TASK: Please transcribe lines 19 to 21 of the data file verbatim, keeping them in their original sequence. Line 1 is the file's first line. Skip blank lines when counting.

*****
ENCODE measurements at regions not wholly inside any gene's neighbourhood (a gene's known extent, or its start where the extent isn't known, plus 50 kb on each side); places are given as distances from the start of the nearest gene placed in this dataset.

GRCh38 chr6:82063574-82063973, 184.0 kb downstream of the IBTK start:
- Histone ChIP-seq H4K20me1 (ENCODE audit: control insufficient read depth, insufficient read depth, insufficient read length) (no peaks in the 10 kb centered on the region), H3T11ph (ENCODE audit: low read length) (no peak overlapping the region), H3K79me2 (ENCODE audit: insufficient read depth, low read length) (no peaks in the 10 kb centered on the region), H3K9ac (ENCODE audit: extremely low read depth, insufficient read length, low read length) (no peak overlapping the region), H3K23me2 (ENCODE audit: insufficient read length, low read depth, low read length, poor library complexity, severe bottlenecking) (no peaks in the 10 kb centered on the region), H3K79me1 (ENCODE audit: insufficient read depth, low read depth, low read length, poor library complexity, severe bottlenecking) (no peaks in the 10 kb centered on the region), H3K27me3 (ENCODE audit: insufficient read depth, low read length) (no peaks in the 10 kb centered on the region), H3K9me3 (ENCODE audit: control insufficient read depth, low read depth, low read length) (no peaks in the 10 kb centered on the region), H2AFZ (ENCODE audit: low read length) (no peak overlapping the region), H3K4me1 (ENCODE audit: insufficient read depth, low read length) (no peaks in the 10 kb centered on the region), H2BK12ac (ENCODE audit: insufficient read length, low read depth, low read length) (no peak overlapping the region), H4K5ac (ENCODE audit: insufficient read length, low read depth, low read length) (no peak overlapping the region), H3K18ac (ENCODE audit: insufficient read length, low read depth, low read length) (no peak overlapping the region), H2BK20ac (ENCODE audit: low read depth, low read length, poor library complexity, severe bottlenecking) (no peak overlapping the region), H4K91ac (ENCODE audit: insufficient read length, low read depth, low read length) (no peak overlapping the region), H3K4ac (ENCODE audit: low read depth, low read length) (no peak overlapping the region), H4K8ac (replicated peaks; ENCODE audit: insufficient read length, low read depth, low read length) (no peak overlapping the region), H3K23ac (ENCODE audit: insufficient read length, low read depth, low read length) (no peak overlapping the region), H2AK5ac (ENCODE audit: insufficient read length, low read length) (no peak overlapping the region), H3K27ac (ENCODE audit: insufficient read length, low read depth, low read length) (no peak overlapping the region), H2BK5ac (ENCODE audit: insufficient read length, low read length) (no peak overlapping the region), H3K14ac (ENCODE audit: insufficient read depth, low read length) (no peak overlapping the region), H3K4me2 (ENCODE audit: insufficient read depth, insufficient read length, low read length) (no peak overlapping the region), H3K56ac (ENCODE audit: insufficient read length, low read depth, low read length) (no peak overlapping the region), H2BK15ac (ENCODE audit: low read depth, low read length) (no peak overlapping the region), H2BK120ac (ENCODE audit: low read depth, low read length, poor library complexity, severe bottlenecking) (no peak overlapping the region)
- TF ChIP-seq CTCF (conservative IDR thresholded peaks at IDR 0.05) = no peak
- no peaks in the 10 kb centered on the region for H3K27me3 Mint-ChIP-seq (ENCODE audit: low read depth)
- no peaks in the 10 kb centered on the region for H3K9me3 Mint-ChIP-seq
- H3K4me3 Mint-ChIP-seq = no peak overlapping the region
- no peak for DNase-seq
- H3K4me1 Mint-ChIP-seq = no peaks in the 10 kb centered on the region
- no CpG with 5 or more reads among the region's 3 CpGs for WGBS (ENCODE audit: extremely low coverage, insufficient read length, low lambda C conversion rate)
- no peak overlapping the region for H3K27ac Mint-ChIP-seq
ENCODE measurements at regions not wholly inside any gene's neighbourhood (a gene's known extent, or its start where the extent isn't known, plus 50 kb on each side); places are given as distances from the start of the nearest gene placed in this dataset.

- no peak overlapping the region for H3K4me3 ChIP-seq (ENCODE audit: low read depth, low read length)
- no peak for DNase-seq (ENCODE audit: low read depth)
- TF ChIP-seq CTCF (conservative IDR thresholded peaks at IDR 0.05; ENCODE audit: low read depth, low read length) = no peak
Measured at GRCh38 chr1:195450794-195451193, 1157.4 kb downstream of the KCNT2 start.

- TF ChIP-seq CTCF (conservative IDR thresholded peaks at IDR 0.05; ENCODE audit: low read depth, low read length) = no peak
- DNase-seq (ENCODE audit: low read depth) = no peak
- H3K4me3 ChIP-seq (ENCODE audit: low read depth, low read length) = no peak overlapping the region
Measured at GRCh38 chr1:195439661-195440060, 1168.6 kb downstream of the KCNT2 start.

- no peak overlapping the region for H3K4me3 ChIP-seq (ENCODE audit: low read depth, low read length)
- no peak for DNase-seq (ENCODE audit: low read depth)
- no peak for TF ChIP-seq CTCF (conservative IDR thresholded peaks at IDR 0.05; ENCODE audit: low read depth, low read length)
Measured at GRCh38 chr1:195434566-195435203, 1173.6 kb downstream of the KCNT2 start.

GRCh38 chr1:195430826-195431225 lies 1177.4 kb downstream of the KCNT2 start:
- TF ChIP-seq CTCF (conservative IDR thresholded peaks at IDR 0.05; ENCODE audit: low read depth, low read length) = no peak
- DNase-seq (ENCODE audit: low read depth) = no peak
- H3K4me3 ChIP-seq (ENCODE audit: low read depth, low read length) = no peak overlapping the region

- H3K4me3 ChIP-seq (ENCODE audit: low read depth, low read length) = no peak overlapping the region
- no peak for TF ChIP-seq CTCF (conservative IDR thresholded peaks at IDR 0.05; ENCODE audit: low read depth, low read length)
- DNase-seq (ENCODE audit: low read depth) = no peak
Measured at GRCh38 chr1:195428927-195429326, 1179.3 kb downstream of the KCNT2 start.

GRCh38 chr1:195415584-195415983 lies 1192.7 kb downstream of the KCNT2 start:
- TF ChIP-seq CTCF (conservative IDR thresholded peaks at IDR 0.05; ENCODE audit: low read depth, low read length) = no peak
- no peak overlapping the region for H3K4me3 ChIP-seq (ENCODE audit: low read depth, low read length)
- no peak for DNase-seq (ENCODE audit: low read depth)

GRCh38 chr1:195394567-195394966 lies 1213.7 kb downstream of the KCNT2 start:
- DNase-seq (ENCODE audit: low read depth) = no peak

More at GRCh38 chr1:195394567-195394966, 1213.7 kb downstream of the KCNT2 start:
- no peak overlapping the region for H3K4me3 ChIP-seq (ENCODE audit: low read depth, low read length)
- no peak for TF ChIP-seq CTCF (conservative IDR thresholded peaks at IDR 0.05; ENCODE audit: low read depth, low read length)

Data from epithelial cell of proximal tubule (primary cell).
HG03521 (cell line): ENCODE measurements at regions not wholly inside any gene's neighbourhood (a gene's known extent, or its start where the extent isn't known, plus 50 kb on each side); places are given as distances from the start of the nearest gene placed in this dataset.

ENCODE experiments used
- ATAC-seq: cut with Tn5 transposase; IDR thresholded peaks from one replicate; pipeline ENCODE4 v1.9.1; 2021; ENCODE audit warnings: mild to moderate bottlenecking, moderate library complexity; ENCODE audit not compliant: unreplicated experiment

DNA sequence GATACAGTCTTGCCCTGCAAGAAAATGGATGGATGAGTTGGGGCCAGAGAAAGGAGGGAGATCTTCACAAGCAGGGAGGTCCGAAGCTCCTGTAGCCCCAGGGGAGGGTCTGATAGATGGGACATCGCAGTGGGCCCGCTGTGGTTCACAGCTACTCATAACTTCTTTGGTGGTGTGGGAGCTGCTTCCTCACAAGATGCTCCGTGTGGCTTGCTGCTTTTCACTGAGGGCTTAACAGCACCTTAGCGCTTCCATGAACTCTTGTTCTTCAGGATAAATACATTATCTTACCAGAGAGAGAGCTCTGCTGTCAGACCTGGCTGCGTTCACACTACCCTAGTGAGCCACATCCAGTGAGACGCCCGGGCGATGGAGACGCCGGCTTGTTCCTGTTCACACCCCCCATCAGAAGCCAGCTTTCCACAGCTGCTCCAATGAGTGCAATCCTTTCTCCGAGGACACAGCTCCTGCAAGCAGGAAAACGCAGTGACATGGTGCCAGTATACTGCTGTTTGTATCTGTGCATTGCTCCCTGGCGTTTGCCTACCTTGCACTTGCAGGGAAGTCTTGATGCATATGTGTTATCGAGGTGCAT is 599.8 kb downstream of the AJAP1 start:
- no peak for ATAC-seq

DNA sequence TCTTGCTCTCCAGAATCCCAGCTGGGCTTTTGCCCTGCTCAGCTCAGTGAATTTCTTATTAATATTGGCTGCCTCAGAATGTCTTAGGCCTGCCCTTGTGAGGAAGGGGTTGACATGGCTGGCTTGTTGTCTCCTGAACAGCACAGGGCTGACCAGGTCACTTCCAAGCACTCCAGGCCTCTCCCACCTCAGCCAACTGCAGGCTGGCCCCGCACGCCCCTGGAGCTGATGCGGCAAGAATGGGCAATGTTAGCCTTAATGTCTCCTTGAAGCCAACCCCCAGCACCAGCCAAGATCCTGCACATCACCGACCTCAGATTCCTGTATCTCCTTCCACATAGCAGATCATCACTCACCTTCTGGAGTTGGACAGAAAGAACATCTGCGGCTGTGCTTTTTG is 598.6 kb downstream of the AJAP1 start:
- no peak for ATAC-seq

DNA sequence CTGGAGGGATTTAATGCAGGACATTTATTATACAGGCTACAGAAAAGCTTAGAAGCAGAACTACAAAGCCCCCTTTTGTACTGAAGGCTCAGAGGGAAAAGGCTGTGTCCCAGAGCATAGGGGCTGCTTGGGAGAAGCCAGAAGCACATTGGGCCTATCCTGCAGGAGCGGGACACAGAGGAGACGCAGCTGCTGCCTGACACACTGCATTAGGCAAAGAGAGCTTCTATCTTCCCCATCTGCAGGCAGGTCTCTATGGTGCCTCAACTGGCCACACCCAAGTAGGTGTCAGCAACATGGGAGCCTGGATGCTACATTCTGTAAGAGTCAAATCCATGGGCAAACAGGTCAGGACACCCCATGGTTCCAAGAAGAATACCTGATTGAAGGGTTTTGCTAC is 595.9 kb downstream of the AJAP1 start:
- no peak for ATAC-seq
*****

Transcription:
- H3K4me3 ChIP-seq (ENCODE audit: low read depth, low read length) = no peak overlapping the region
Measured at GRCh38 chr1:195439661-195440060, 1168.6 kb downstream of the KCNT2 start.

- no peak overlapping the region for H3K4me3 ChIP-seq (ENCODE audit: low read depth, low read length)